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Commentary | California Prospect / TOM PLATE

China: Renounce Force on Taiwan

Jiang could showcase himself as a confident world leader-- and keep the Taiwan matter local.

July 07, 1998|TOM PLATE | Times columnist Tom Plate teaches at UCLA.

TAIPEI — A new order is descending on Asia. This is no historical accident. Powers do not ascend if they are led by fools or idiots. China's President Jiang Zemin and Premier Zhu Rongji are neither. In the matter of the relentless Asian economic crisis, they have kept their hand steady. And in the matter of President Clinton's visit, they have kept their eye on the target, which was to persuade the world that they're made of more confident stuff than their parochial predecessors.

Even from the wary perspective of Taiwan, which stands to lose more than anybody in the realignment, Jiang's well-calibrated summit performance was viewed with admiration. Taiwan realizes it is no longer fencing with ideological deadheads. Yu-ming Shaw, a former director general of Taiwan's Government Information Office and now director of the Institute of International Relations at National Chengchi University, noted: "When Clinton mentioned Tiananmen at the press conference, Jiang could have mentioned the Los Angeles riots, if he wanted to embarrass Clinton. But he didn't. He wanted to play the gracious host."

The tough question now for Jiang is what role he wants to play over Taiwan. The tough question for Taiwan is whether suddenly it finds itself on the wrong side of history. With but 21 million people, the offshore island is a democracy that will never be a superpower or threaten anyone militarily. Even so, the mainland Chinese view this capitalist success story as a renegade province whose status will be decided entirely between Beijing and Taipei. In parallel fashion, the United Nations and the United States refuse to recognize Taiwan as an official nation. So, it seems, it's settled. But even if you find no pathos at all in Taiwan's plight, accept that the manner of Beijing's resolution of this grating rebuke to mainland communism will reveal much about the new Jiang-Zhu government.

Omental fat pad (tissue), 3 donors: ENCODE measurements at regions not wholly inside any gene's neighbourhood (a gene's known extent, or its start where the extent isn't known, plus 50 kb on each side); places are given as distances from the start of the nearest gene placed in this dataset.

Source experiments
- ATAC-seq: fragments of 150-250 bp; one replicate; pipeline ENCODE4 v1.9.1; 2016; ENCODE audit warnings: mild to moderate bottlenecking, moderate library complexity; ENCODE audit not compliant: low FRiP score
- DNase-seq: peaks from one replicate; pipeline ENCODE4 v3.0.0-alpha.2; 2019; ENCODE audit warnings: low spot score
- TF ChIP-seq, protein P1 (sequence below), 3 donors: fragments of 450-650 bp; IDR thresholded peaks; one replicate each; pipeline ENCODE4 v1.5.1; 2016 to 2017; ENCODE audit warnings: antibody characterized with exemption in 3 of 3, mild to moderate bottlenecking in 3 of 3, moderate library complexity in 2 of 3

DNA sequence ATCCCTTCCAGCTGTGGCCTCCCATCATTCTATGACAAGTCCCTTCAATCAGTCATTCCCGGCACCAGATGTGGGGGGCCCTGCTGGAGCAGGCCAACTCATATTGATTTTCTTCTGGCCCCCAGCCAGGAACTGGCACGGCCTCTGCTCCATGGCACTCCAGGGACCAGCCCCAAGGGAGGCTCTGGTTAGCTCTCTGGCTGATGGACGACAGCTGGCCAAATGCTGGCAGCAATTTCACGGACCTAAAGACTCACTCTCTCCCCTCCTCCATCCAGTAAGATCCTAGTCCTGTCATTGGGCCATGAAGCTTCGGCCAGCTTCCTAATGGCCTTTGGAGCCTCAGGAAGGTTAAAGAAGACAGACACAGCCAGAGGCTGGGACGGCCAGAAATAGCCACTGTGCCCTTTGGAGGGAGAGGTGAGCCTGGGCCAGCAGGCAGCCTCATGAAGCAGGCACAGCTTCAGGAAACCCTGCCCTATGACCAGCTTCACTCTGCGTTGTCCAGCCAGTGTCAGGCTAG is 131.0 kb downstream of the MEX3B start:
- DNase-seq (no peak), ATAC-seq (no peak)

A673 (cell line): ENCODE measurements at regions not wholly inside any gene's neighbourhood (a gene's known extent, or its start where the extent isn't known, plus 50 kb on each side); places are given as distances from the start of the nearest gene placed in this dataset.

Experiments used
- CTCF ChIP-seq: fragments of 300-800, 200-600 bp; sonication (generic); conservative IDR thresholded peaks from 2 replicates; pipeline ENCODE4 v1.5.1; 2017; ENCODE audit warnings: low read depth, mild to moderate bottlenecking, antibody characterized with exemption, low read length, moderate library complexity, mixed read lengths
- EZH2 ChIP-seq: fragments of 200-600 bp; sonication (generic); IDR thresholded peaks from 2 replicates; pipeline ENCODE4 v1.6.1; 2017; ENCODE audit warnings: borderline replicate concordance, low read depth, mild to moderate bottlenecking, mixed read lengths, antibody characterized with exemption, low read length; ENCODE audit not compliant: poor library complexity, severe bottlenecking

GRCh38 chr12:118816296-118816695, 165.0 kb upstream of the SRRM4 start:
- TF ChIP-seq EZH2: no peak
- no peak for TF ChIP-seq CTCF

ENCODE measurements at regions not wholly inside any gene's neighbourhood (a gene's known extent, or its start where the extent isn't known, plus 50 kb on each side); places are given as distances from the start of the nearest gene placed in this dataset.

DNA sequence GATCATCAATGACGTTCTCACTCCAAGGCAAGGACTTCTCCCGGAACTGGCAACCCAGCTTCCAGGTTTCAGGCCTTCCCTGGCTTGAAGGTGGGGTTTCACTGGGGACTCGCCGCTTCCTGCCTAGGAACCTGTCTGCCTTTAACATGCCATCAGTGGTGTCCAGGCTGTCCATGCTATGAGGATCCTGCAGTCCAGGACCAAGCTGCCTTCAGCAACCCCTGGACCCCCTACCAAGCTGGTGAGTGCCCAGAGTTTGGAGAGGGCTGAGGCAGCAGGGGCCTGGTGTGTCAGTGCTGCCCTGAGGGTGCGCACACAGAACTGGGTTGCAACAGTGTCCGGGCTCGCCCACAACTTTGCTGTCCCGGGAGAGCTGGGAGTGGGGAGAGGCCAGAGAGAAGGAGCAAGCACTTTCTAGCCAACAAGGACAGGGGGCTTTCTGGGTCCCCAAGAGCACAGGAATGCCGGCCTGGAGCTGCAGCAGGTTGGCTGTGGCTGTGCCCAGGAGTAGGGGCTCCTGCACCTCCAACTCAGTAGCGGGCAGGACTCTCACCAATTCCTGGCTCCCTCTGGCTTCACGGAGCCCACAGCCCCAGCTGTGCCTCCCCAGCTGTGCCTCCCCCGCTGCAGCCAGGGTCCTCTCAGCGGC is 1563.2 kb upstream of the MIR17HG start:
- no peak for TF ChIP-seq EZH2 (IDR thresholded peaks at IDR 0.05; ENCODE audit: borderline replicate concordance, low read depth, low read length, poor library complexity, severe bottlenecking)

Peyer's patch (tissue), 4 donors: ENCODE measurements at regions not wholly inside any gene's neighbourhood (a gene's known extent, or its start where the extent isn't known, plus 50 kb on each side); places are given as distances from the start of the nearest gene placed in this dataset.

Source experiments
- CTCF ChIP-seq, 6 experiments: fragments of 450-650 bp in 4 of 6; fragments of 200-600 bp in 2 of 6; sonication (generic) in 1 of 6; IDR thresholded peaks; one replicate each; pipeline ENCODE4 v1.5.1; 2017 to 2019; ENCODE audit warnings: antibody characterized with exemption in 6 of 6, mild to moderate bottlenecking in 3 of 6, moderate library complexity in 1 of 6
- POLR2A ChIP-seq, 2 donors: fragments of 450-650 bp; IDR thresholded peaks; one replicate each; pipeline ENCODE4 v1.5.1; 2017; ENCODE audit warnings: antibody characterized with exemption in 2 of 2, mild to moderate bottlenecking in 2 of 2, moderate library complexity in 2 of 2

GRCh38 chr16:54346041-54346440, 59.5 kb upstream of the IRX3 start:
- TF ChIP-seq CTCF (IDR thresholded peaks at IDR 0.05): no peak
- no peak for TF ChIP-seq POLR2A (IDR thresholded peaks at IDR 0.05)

China insists military adventurism is for imperialists and that its only planned expansion is economic. Many Taiwanese, though, seem convinced that unless they capitulate to Beijing and agree to become another Hong Kong, they face invasion--or at least a continuous nightmare of political and security pressure. Taiwan's intelligence sources say that the mainland Chinese military establishment is geared up for two aims only: control of the countryside and eventual attack on Taiwan. Insists Gen. Wang Wen-hsieh, vice minister of national defense: "We note that the People's Liberation Army is modernizing mainly its navy and air force. Why are they doing that? This shows why we urgently need new arms and missiles, plus new submarines."

The Taiwan high command may be counting on Washington to provide the new technology, but in Shanghai, Clinton stated what everyone already understood: that his administration no longer wants the Taiwan tail to wag the Sino-U.S. dog. Clinton would rather not ship more arms if Beijing would give him a reason not to. Thus, Beijing would do itself a world of good if it would go slow with Taiwan.

Jason Hu, the island's forceful foreign minister, who agrees with the view that Taiwan needs a new, more dynamic foreign policy, worries that Beijing now will harden, not soften: "Is U.S. policy an invitation to Beijing to play rougher? . . . We are facing a diplomatic thunderstorm on the horizon." Laments Yao Eng-chi, a key figure in the Taiwanese ruling party's central policy committee: "I have no idea what Jiang is up to. But the [People's Republic of China] will take control of all of Asia if the U.S. is not careful."

Is this China's intent? As Chinese Hong Kong is slowly moving toward democracy and as Chinese Taiwan is nurturing its democracy, it would not take a fantasist to imagine that the mainland is headed in this direction, too. So why in the world would China want to reach out and crush its future? Despite Beijing's understandable desire to keep the issue local, Taiwan is unavoidably an international issue. For the U.S. business community, with its hopes for profits and business expansion with China; for the U.S. academic community, with its aspirations of new cooperation; and for our religious and human-rights communities, with all their many hopes, use of military force against Taiwan would set the clock back no less than if there were another destructive Tiananmen or convulsive Cultural Revolution.

There is a way out. Clinton (like it or not, Taiwan) has forsworn U.S. support for formal Taiwanese independence. Jiang, who at the summit press conference repeated China's commendable policy of no-first-use of nukes, should now swear off use of force against Taiwan. That's how a serenely confident power would behave. The Chinese should try it--they might like it. Certainly the rest of the world would.

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